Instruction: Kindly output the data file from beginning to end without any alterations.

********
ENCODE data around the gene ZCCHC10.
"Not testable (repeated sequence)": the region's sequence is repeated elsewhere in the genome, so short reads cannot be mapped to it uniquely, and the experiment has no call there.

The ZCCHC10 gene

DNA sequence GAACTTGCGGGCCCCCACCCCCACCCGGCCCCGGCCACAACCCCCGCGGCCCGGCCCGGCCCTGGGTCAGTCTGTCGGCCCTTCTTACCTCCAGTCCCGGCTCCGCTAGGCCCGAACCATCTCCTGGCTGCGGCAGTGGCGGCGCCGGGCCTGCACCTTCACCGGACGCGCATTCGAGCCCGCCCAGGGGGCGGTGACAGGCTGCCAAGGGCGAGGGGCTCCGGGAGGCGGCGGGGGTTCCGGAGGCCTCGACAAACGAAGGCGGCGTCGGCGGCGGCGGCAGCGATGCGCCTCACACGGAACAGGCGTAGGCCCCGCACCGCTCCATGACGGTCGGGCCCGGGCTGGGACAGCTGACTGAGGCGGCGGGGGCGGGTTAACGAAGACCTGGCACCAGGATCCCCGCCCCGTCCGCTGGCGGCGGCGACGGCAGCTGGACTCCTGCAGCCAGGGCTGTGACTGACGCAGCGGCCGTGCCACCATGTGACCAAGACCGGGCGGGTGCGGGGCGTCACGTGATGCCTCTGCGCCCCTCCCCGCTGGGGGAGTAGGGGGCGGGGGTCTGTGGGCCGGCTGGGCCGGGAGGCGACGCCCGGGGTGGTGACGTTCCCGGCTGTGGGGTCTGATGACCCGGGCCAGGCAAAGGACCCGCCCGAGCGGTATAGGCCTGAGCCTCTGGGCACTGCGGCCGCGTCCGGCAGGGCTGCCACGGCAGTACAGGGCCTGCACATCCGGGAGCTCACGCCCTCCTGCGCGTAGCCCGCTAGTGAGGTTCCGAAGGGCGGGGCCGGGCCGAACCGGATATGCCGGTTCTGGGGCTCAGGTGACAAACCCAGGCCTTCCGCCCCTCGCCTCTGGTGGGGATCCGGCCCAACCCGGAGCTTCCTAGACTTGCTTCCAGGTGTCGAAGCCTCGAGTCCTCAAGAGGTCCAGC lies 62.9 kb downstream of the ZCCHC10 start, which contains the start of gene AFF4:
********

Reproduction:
ENCODE data around the gene ZCCHC10.
"Not testable (repeated sequence)": the region's sequence is repeated elsewhere in the genome, so short reads cannot be mapped to it uniquely, and the experiment has no call there.

The ZCCHC10 gene

DNA sequence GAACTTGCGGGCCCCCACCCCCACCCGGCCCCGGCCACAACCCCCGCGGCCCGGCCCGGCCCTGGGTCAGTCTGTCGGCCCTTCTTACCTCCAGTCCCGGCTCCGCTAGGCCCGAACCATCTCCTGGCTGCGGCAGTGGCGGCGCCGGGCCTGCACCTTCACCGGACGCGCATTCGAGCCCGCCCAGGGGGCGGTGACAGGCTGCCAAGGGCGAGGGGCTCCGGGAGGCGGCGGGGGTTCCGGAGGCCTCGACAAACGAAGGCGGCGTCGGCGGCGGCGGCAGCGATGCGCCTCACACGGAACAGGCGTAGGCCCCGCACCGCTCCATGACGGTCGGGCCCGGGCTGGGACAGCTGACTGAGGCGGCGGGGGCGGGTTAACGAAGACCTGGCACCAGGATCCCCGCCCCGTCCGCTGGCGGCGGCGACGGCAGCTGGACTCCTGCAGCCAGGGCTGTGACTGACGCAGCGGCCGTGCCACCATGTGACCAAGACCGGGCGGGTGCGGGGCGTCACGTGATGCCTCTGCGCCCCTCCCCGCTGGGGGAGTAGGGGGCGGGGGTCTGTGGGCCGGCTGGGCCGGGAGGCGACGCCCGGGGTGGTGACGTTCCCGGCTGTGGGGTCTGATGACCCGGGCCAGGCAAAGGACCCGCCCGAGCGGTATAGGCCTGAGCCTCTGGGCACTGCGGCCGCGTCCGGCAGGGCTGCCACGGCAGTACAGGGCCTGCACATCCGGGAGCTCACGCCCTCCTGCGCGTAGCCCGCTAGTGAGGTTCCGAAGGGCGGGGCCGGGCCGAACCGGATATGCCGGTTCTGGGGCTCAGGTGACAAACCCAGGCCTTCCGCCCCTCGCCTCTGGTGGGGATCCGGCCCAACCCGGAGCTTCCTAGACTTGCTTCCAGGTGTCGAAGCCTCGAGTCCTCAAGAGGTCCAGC lies 62.9 kb downstream of the ZCCHC10 start, which contains the start of gene AFF4: